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Opium use linked to almost double the risk of death from any cause
Research: Opium use and mortality in Golestan Cohort Study: prospective cohort study of 50,000 adults in Iran
Editorial: Opium, opioids, and an increased risk of death
Long term opium use, even in relatively low doses, is associated with almost double the risk of death from many causes, particularly circulatory diseases, respiratory conditions and cancer, concludes a study published on bmj.com today.
The findings remind us not only that opium is harmful, but raise questions about the risks of long term prescription opioids for treatment of chronic pain.
The research was carried out in northern Iran, where opium consumption is exceptionally common, and is the first study to measure the risks of death in opium users compared with non-users.
Around 20 million people worldwide use opium or its derivatives. Studies suggest a possible role of opium in throat cancer, bladder cancer, coronary heart disease and a few other conditions, but little is known about its effect on overall mortality, particularly for low-dose opium used over a long period.
So an international research team set out to investigate the association between opium use and subsequent risk of death.
They studied opium use among 50,045 men and women aged 40 to 75 years living in Golestan Province in northern Iran for an average of five years.
A total of 17% (8,487) participants reported opium use, with an average duration of 12.7 years. 2,145 deaths were reported during the study period.
After adjusting for several factors including poverty and cigarette smoking, opium use was associated with an 86% increased risk of deaths from several major causes including circulatory diseases, asthma, chronic obstructive pulmonary disease (COPD), tuberculosis and cancer.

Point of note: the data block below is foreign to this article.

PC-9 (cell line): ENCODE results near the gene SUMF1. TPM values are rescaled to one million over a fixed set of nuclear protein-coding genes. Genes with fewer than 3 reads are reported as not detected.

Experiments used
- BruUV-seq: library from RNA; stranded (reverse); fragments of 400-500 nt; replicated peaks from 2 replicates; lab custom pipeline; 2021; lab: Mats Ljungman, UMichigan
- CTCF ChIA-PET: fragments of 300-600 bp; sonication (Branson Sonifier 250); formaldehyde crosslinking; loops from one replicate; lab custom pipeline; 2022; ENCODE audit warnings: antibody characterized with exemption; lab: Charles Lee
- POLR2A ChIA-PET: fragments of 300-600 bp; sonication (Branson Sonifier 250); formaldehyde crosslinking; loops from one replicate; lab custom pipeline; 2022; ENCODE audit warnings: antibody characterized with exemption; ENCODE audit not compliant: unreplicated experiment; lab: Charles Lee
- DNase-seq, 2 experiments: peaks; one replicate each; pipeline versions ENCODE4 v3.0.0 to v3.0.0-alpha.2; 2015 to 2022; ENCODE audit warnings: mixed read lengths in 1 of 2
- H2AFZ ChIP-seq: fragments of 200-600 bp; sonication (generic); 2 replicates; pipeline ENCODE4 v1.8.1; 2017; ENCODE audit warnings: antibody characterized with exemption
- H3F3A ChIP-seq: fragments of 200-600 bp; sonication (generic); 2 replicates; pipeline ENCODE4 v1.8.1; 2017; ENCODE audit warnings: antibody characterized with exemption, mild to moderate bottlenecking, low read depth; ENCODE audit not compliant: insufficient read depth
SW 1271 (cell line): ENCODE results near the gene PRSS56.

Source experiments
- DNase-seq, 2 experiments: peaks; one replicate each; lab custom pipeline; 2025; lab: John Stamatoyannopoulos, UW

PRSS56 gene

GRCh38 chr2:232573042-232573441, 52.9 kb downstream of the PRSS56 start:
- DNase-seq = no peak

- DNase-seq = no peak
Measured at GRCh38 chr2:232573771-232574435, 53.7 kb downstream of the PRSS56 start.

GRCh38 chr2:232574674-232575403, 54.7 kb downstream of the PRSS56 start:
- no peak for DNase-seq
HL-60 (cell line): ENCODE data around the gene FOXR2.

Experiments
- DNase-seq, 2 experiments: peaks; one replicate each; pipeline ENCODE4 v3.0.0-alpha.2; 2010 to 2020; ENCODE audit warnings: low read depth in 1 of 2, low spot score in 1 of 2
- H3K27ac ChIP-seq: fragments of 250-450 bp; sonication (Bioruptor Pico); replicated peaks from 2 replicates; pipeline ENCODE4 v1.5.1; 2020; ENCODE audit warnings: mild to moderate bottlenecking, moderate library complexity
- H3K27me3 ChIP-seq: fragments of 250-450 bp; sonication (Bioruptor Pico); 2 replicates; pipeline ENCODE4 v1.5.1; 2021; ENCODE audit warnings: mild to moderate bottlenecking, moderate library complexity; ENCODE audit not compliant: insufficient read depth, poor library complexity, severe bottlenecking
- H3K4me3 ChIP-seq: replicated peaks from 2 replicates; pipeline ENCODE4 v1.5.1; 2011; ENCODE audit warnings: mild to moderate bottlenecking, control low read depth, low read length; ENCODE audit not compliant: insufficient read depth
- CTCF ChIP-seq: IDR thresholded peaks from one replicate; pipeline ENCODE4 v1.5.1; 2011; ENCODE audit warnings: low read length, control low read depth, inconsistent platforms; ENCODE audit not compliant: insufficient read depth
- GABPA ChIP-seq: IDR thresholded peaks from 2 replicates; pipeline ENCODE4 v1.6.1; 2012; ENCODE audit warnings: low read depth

Even after excluding those who self-prescribed opium after the onset of a chronic illness, the associations remained strong and a dose-response relationship was seen.
Increased mortality was seen for different types of opium. Both opium ingestion and opium smoking were associated with a higher risk of death.
Assuming this represents a direct (causal) association, the authors estimate that 15% of all deaths in this population are attributable to opium. They call for more studies on opium use and mortality and of patients taking long term opioid analgesics for treatment of pain to help shed further light on this issue.
"In a linked editorial, Assistant Professor Irfan Dhalla from St Michael’s Hospital in Toronto says that in high income countries doctors rarely, if ever, encounter someone who uses opium. However he warns that millions of patients with chronic pain are prescribed opioids such as morphine and codeine that may carry “risks that are incompletely understood.”
Research: Reza Malekzadeh, Professor and Director, Digestive Disease Research Centre, Shariati Hospital, Tehran University of Medical Sciences, Tehran, Iran
Paul Brennan, Head, Section of Genetics, International Agency for Research on Cancer, Lyon, France
Editorial: Irfan Dhalla, Assistant Professor, Department of Medicine, St Michael’s Hospital, Toronto, Canada
Email (via Leslie Shepherd, Media Strategy Manager) ShepherdL@smh.ca